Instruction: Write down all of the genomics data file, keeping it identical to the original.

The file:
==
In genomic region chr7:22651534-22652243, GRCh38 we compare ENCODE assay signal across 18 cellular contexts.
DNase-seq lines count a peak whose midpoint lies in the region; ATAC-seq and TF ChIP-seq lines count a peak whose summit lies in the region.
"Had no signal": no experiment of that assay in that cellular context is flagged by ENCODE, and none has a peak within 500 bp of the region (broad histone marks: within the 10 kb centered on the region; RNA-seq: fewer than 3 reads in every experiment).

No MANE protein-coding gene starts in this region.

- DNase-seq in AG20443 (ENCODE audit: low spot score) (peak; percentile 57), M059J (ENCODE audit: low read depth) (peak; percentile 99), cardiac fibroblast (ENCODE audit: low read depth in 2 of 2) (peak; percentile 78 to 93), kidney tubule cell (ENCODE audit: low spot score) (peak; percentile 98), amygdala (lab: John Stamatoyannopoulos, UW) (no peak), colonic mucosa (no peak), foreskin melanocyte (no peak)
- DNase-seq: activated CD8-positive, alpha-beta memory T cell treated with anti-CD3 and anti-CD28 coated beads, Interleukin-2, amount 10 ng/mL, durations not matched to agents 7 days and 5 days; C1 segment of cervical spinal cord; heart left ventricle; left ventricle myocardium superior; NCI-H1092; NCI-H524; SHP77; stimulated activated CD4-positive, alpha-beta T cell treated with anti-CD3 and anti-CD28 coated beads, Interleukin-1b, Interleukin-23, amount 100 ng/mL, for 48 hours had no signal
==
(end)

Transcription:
In genomic region chr7:22651534-22652243, GRCh38 we compare ENCODE assay signal across 18 cellular contexts.
DNase-seq lines count a peak whose midpoint lies in the region; ATAC-seq and TF ChIP-seq lines count a peak whose summit lies in the region.
"Had no signal": no experiment of that assay in that cellular context is flagged by ENCODE, and none has a peak within 500 bp of the region (broad histone marks: within the 10 kb centered on the region; RNA-seq: fewer than 3 reads in every experiment).

No MANE protein-coding gene starts in this region.

- DNase-seq in AG20443 (ENCODE audit: low spot score) (peak; percentile 57), M059J (ENCODE audit: low read depth) (peak; percentile 99), cardiac fibroblast (ENCODE audit: low read depth in 2 of 2) (peak; percentile 78 to 93), kidney tubule cell (ENCODE audit: low spot score) (peak; percentile 98), amygdala (lab: John Stamatoyannopoulos, UW) (no peak), colonic mucosa (no peak), foreskin melanocyte (no peak)
- DNase-seq: activated CD8-positive, alpha-beta memory T cell treated with anti-CD3 and anti-CD28 coated beads, Interleukin-2, amount 10 ng/mL, durations not matched to agents 7 days and 5 days; C1 segment of cervical spinal cord; heart left ventricle; left ventricle myocardium superior; NCI-H1092; NCI-H524; SHP77; stimulated activated CD4-positive, alpha-beta T cell treated with anti-CD3 and anti-CD28 coated beads, Interleukin-1b, Interleukin-23, amount 100 ng/mL, for 48 hours had no signal